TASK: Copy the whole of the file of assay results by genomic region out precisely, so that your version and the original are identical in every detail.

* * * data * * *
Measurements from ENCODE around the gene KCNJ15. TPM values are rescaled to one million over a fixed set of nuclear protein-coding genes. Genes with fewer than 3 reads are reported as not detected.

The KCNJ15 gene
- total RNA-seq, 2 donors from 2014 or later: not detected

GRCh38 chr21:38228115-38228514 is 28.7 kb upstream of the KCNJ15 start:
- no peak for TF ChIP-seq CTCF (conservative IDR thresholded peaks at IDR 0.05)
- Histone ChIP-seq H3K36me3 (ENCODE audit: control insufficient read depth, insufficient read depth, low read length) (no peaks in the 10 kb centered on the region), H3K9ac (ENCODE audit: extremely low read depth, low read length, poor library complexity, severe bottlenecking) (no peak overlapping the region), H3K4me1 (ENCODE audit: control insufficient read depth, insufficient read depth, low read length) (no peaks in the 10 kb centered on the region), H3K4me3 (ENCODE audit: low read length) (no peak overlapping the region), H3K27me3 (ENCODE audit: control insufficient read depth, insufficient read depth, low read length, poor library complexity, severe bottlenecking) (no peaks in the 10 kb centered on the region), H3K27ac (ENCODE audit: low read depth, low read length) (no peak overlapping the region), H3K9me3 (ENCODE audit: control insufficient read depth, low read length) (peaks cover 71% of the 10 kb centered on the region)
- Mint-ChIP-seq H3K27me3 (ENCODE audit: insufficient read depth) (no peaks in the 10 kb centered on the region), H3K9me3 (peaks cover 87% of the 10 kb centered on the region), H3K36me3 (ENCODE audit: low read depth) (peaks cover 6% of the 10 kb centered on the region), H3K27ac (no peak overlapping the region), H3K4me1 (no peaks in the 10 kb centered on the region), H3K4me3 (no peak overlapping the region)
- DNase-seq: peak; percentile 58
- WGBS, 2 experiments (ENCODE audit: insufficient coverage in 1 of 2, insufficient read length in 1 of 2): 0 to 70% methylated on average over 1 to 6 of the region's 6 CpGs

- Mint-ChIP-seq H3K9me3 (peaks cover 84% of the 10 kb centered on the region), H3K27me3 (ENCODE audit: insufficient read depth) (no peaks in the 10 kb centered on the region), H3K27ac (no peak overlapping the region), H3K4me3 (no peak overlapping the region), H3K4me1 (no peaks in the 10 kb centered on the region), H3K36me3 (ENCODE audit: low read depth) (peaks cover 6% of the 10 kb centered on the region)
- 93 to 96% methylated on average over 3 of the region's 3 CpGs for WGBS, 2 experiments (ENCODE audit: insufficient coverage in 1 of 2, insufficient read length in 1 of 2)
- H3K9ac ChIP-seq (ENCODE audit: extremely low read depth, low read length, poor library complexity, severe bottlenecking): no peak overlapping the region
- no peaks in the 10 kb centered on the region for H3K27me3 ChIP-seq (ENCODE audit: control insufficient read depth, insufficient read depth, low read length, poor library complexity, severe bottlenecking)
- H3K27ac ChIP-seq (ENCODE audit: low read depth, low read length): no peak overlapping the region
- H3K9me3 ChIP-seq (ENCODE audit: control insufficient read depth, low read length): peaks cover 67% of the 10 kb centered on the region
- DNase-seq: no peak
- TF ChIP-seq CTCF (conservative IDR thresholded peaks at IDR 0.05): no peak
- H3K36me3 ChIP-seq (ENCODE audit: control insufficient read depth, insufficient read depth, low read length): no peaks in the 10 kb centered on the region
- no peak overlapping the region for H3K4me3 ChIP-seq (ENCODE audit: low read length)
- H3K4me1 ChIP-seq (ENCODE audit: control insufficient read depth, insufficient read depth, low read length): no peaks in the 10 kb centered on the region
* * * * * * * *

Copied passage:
Measurements from ENCODE around the gene KCNJ15. TPM values are rescaled to one million over a fixed set of nuclear protein-coding genes. Genes with fewer than 3 reads are reported as not detected.

The KCNJ15 gene
- total RNA-seq, 2 donors from 2014 or later: not detected

GRCh38 chr21:38228115-38228514 is 28.7 kb upstream of the KCNJ15 start:
- no peak for TF ChIP-seq CTCF (conservative IDR thresholded peaks at IDR 0.05)
- Histone ChIP-seq H3K36me3 (ENCODE audit: control insufficient read depth, insufficient read depth, low read length) (no peaks in the 10 kb centered on the region), H3K9ac (ENCODE audit: extremely low read depth, low read length, poor library complexity, severe bottlenecking) (no peak overlapping the region), H3K4me1 (ENCODE audit: control insufficient read depth, insufficient read depth, low read length) (no peaks in the 10 kb centered on the region), H3K4me3 (ENCODE audit: low read length) (no peak overlapping the region), H3K27me3 (ENCODE audit: control insufficient read depth, insufficient read depth, low read length, poor library complexity, severe bottlenecking) (no peaks in the 10 kb centered on the region), H3K27ac (ENCODE audit: low read depth, low read length) (no peak overlapping the region), H3K9me3 (ENCODE audit: control insufficient read depth, low read length) (peaks cover 71% of the 10 kb centered on the region)
- Mint-ChIP-seq H3K27me3 (ENCODE audit: insufficient read depth) (no peaks in the 10 kb centered on the region), H3K9me3 (peaks cover 87% of the 10 kb centered on the region), H3K36me3 (ENCODE audit: low read depth) (peaks cover 6% of the 10 kb centered on the region), H3K27ac (no peak overlapping the region), H3K4me1 (no peaks in the 10 kb centered on the region), H3K4me3 (no peak overlapping the region)
- DNase-seq: peak; percentile 58
- WGBS, 2 experiments (ENCODE audit: insufficient coverage in 1 of 2, insufficient read length in 1 of 2): 0 to 70% methylated on average over 1 to 6 of the region's 6 CpGs

- Mint-ChIP-seq H3K9me3 (peaks cover 84% of the 10 kb centered on the region), H3K27me3 (ENCODE audit: insufficient read depth) (no peaks in the 10 kb centered on the region), H3K27ac (no peak overlapping the region), H3K4me3 (no peak overlapping the region), H3K4me1 (no peaks in the 10 kb centered on the region), H3K36me3 (ENCODE audit: low read depth) (peaks cover 6% of the 10 kb centered on the region)
- 93 to 96% methylated on average over 3 of the region's 3 CpGs for WGBS, 2 experiments (ENCODE audit: insufficient coverage in 1 of 2, insufficient read length in 1 of 2)
- H3K9ac ChIP-seq (ENCODE audit: extremely low read depth, low read length, poor library complexity, severe bottlenecking): no peak overlapping the region
- no peaks in the 10 kb centered on the region for H3K27me3 ChIP-seq (ENCODE audit: control insufficient read depth, insufficient read depth, low read length, poor library complexity, severe bottlenecking)
- H3K27ac ChIP-seq (ENCODE audit: low read depth, low read length): no peak overlapping the region
- H3K9me3 ChIP-seq (ENCODE audit: control insufficient read depth, low read length): peaks cover 67% of the 10 kb centered on the region
- DNase-seq: no peak
- TF ChIP-seq CTCF (conservative IDR thresholded peaks at IDR 0.05): no peak
- H3K36me3 ChIP-seq (ENCODE audit: control insufficient read depth, insufficient read depth, low read length): no peaks in the 10 kb centered on the region
- no peak overlapping the region for H3K4me3 ChIP-seq (ENCODE audit: low read length)
- H3K4me1 ChIP-seq (ENCODE audit: control insufficient read depth, insufficient read depth, low read length): no peaks in the 10 kb centered on the region